First Experience — Rez Infinite

Whenever I hear unending critical praise about something, whether it is a book, a movie, food, etc., I often ask myself two questions:

1.) Is it really that good?

2.) Has hearing all the acclaim elevated my expectations to a height that is unfair and no longer attainable? i.e. Can it live up to the hype?

Rez is the latest in this line that seems to only receive amazing feedback from those I encounter. Although it has been in existence for close to 15 years, I have never had a chance to explore Rez and did not completely understand what it entailed. When it was reincarnated as Rez Infinite for the PS4 late last year, it was brought back into the spotlight and a reminder that I really needed to try this game! A few months later, after it was put on sale, I finally made the plunge and logged on to Rez’s world.

I obliged with the prompt at the beginning of the game by turning on my headphones and turning the lights off in my house. After the initial menu, I started the first world and the techno music started bumping in my ears. My eyes were treated to a digital world represented in simple lines and geometric shapes. My avatar floated through cyberspace, and was quickly accosted by enemies that looked like spaceships. The whole experience evoked a picture of futuristic hacking in books like Neuromancer.

The opening stage uses the classic green on black mainframe look that we have come to associate with The Matrix.

The gameplay was simple at first — highlight the enemies with X then let go to have your homing missiles destroy their target. You don’t even really control your avatar! Although you can look around, you follow the same path and cant dodge the enemy missiles, instead being force to shoot them before they get to close. In the back of my head I started to think “Is this really it? This is what I have heard so much about?” However, after the first zone is when it all started to click and playing through Rez became an amazing experience.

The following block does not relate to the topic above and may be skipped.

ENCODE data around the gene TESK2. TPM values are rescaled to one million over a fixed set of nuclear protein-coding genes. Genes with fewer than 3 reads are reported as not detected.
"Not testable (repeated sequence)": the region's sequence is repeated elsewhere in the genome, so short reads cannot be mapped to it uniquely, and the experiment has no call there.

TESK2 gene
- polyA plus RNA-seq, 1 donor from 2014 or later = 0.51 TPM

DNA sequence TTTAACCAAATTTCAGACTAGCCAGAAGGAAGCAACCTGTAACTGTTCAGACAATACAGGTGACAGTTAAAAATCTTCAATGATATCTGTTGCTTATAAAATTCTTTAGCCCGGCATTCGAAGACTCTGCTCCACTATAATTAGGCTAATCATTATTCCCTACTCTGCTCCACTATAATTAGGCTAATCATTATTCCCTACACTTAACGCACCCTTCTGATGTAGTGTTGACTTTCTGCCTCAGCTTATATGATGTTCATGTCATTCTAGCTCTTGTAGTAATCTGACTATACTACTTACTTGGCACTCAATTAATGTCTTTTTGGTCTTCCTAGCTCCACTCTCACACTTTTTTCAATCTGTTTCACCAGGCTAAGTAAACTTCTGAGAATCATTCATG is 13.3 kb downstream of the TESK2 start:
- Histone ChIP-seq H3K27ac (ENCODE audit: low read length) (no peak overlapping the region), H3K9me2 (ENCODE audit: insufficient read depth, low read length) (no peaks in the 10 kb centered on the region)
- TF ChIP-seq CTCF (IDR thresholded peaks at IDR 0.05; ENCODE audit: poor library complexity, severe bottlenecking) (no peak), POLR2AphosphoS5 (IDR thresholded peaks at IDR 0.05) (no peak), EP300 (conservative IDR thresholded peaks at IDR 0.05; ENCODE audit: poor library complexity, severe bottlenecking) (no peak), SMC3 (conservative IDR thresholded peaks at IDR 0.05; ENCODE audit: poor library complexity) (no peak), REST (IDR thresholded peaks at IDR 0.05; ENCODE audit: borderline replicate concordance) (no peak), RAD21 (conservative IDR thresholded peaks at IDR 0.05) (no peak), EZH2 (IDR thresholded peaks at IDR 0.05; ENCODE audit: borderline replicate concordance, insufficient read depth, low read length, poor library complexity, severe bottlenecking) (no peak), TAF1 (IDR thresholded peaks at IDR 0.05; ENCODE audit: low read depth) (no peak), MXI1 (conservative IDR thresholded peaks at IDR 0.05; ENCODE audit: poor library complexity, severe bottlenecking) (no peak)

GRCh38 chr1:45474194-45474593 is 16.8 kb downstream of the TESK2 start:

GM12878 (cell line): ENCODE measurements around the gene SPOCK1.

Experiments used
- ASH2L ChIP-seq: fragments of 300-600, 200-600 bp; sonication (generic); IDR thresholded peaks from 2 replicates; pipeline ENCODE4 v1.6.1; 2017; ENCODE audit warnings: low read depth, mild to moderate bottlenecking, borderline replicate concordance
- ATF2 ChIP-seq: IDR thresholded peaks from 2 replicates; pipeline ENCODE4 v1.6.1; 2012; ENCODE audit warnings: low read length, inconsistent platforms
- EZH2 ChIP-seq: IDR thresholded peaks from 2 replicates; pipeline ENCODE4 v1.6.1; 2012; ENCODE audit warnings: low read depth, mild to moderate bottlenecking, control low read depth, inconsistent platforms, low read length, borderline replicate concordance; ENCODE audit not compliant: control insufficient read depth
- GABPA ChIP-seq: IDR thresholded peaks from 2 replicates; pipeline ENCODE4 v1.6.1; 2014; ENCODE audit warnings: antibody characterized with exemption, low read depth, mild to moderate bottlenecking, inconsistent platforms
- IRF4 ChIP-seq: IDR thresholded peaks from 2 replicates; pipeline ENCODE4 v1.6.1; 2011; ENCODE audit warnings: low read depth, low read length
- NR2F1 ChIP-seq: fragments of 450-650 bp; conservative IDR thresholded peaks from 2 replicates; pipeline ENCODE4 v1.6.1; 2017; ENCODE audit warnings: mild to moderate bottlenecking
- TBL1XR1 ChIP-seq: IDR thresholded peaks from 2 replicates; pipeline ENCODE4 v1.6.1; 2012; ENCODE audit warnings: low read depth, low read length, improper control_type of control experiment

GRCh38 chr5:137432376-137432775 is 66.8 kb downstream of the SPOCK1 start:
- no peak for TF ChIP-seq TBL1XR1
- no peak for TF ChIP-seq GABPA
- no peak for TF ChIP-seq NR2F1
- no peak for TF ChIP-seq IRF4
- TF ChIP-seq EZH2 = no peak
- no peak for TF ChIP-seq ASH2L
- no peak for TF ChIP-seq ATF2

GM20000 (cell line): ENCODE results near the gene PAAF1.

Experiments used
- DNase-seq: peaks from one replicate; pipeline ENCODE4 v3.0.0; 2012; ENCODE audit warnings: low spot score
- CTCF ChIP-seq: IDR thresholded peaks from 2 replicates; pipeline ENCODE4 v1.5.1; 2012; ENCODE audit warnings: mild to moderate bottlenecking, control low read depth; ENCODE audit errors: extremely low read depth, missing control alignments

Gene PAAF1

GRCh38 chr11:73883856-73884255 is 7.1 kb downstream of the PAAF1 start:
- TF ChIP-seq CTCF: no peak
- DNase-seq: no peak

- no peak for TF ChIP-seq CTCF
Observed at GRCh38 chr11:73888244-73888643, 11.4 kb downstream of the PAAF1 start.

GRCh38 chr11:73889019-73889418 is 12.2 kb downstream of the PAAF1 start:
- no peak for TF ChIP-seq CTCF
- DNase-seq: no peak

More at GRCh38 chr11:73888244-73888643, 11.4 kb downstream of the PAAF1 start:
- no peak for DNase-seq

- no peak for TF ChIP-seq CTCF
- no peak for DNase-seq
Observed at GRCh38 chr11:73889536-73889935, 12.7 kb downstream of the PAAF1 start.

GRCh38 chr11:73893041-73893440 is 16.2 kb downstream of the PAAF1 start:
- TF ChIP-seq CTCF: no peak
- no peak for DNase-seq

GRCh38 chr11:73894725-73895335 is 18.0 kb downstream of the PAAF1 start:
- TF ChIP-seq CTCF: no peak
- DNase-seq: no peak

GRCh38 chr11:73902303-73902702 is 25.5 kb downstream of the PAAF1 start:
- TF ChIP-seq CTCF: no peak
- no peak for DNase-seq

Although all the pieces may seem all pedestrian, Rez packages them all together in a way that makes something very unique. As you advance deeper into the cyberworld, enemies come at you faster. The colors and movement through the TV draw your eye all around the screen. The electronic music starts hitting harder in your ears with captivating rhythms as the sounds your shots make line up with the music. The controller vibrates in time. All of these effects swirl together in a way that start to put you in a state of trance. As I played, I started firing at all the enemies without thinking about it and my head was no longer under my control as it nodded along to the music. I was officially in the groove.

Rez’s boss fights each created little puzzles in order to conquer them.

I stayed in the groove as I continued to play the game. The boss at the end of each zone were captivating to watch and figure out their patterns as the music climaxed with the ensuing battle. It was hard enough where real tension started started to gather, but never where it became frustrating.

Personally, this couldn’t have come at a better time. The past few days had been filled with lots of stress as my wife and 2 year old son dealt with the flu. Rez and the hypnotizing journey it presented was the perfect way to escape and let the stress roll off.

As I came to the final boss, my only complaint was that it was over so soon, about 2.5 hours. However, I know Rez is a game I will revisit often, to try and improve my score, try different modes, and check out bonus areas. It also made me double check the price of PSVR as it seems like an even richer experience in VR.

Nevertheless, Rez is a game that creates what I am always searching for when I play videogames: A unique adventure that cannot be experienced in any other medium. It combines everything to create an unforgettable journey that I am happy to say lived up to the hype.